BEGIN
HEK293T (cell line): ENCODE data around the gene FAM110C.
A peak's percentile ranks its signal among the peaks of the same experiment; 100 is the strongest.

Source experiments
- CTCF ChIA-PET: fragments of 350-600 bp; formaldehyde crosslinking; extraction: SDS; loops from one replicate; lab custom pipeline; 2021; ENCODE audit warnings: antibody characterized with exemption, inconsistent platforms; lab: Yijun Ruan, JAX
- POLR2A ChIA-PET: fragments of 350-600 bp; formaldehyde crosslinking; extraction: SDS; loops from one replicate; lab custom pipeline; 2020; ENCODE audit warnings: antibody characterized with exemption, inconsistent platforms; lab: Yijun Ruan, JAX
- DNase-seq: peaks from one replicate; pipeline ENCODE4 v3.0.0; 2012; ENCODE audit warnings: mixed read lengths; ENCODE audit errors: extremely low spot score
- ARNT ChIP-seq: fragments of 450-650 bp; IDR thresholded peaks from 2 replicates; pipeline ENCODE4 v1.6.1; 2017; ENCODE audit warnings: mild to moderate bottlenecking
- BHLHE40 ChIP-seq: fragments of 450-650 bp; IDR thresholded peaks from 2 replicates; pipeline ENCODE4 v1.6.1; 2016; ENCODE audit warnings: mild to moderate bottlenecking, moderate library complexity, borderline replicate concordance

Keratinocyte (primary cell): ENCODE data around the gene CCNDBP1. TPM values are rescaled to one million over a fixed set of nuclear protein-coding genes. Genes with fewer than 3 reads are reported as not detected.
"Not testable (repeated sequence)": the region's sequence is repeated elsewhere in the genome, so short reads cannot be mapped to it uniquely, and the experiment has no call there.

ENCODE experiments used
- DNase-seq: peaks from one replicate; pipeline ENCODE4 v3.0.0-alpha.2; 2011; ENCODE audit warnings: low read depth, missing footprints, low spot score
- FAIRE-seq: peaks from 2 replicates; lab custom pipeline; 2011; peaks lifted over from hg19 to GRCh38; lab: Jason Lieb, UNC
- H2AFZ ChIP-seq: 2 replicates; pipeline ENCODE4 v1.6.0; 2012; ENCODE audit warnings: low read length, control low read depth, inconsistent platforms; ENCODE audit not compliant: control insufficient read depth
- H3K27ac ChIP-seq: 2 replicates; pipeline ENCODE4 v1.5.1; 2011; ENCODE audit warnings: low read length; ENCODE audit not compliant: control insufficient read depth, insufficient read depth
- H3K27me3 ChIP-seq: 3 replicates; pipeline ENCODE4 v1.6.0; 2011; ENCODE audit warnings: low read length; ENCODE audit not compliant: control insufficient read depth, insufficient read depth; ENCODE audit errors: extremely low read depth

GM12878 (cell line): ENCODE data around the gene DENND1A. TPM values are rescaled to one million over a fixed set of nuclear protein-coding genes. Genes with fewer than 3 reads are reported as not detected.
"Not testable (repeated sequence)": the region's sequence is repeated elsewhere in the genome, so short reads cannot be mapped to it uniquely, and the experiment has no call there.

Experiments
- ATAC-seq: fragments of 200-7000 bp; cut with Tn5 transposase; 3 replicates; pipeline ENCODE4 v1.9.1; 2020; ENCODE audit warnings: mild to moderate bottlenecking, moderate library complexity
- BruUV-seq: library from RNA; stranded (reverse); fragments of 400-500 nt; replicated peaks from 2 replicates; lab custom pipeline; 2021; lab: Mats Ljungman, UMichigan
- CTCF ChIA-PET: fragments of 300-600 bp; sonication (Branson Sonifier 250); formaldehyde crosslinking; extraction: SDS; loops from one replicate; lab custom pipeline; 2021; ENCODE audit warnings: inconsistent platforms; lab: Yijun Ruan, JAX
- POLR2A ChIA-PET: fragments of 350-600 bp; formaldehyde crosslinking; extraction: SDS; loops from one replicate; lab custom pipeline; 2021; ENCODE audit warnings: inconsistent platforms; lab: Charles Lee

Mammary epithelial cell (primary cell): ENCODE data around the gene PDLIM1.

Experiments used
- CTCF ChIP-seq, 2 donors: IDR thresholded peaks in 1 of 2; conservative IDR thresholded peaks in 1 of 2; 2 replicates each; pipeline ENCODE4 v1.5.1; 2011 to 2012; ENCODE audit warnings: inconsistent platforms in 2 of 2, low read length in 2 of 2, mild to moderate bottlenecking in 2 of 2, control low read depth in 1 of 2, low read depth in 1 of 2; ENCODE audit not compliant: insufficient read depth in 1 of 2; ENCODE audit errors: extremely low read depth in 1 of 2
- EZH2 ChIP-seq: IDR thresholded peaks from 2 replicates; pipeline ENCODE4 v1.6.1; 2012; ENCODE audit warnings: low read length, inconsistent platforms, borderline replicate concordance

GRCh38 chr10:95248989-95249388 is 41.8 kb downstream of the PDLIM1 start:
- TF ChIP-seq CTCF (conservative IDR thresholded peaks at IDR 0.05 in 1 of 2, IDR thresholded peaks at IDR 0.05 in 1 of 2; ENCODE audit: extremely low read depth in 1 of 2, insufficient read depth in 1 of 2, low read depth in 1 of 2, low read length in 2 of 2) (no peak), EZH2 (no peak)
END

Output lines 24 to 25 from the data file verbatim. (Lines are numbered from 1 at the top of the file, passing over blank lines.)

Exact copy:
Mammary epithelial cell (primary cell): ENCODE data around the gene PDLIM1.

Experiments used